4 August 2017Trademarks

Under Armour wins year-long TM case in China

Clothing company Under Armour has won its trademark infringement case in China against Uncle Martian, winning approximately $300,000 in damages.

The dispute began in April 2016 when Uncle Martian, a Chinese clothing company, began selling athletic wear with logos that Under Armour claimed infringed its rights.

Under Armour filed a trademark infringement suit at the People’s Higher Court of Fujian Province two months later.

It claimed Uncle Martian had “blatantly” copied its logo, and sought a preliminary and permanent injunction and damages.

In November the same year, the court issued a preliminary injunction in Under Armour’s favour, banning Uncle Martian from using the logo.

The logo consists of two ‘U’ shaped designs interlinked, to create the Under Armour initials, and a red background.

The Uncle Martian logo also had a red background, with two ‘U’ shaped designs sitting on top of each other.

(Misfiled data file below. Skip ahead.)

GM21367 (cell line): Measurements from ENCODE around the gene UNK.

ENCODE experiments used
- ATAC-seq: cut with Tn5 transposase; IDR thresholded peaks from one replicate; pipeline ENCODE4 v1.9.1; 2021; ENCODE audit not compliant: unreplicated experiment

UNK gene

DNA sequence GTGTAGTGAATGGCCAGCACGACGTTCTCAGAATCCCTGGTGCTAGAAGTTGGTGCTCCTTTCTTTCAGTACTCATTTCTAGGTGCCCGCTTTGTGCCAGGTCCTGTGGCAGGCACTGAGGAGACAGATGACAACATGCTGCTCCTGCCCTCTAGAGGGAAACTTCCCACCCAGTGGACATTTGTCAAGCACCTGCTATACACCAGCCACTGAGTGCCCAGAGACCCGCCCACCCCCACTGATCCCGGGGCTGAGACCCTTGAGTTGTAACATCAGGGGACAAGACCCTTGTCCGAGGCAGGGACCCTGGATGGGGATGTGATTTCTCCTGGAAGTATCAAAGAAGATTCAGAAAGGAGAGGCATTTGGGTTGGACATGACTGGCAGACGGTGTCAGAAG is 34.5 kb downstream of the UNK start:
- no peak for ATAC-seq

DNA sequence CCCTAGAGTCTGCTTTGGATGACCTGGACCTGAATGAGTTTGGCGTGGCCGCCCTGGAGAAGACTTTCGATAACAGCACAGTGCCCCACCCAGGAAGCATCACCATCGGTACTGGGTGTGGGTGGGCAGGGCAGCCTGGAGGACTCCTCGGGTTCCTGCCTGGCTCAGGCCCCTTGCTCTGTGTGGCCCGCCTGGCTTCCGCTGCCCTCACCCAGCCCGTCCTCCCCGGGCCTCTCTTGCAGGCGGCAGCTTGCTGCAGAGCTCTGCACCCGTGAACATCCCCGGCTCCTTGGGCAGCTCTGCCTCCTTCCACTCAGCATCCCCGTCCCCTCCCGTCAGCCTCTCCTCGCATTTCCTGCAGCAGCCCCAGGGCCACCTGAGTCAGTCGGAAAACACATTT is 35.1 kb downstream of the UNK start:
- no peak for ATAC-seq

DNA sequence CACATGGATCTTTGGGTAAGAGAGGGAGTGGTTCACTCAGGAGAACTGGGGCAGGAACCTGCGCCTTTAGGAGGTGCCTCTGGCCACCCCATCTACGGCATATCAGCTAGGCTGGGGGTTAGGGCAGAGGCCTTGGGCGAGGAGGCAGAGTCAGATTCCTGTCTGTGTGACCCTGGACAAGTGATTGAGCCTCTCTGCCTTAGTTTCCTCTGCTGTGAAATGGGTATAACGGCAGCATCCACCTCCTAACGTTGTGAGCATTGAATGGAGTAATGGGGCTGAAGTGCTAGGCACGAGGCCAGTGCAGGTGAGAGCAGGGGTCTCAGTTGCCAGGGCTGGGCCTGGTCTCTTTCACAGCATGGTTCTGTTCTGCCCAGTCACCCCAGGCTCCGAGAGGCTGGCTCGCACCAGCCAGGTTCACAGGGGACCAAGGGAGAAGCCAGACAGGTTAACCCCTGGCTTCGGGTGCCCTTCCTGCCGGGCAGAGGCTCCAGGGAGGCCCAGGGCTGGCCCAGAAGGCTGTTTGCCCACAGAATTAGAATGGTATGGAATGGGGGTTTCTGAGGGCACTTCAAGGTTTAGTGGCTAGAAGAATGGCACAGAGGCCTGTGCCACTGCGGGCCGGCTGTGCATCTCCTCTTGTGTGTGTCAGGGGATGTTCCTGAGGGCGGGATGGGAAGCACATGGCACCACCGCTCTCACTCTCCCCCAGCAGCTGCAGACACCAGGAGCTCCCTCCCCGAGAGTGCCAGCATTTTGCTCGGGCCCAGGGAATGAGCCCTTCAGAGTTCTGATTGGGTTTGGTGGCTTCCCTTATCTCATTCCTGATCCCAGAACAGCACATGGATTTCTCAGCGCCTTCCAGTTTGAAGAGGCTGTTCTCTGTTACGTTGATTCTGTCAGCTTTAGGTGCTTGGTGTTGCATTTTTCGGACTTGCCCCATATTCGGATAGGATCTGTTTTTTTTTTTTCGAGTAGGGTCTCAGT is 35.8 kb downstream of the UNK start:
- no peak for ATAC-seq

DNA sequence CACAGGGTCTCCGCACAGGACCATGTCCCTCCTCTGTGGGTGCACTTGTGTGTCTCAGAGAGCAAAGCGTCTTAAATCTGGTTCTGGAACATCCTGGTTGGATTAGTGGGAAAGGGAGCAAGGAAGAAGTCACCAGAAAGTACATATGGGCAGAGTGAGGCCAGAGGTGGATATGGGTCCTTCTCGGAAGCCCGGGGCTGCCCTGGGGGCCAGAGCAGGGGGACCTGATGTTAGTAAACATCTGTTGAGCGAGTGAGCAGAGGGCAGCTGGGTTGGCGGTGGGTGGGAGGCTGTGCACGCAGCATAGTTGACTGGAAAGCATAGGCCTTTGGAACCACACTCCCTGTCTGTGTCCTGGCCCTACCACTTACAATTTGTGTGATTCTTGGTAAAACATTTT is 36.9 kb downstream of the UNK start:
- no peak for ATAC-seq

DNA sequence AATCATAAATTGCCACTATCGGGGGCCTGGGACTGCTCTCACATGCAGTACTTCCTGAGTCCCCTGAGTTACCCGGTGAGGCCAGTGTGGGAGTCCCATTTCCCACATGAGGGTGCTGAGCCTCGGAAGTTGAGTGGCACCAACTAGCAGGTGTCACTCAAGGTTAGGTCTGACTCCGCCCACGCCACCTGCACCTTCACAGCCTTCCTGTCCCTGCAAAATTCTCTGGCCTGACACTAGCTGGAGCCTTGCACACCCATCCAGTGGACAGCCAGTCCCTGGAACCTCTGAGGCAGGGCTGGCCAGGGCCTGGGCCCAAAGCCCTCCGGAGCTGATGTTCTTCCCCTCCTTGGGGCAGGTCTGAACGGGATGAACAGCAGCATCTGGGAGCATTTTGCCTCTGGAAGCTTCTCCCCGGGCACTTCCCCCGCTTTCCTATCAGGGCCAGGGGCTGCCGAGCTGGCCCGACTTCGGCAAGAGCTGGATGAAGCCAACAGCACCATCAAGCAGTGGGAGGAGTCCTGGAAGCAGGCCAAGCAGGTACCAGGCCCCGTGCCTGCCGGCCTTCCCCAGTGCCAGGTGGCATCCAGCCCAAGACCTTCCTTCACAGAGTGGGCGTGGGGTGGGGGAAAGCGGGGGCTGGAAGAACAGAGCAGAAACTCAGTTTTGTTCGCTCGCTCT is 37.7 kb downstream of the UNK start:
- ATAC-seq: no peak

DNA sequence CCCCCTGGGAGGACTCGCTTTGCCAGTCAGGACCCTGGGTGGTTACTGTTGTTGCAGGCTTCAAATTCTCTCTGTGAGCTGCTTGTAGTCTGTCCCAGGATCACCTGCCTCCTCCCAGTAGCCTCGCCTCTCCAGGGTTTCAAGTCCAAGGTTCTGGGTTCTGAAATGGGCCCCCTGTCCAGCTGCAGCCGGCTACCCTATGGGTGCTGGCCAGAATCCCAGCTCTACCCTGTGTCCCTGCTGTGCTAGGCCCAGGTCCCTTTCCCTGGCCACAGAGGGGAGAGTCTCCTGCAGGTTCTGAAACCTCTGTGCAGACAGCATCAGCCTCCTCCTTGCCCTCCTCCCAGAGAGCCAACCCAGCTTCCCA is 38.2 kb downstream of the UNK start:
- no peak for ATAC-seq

In a ruling in June this year, but which was only made public yesterday, August 3, the court ordered Uncle Martian to permanently stop using the contested trademarks, destroy all infringing products and pay approximately $300,000 in damages.

The company was also ordered to publish a statement to “eliminate the adverse effect of Uncle Martian’s infringement”.

Toke Vandervoort, deputy general counsel at Under Armour, said he was pleased with the decision as it recognised the company’s IP rights in the country.

Danny Awdeh partner at Under Armour’s representative law firm Finnegan, added that the case tells a “very positive story for trademark owners” in China.

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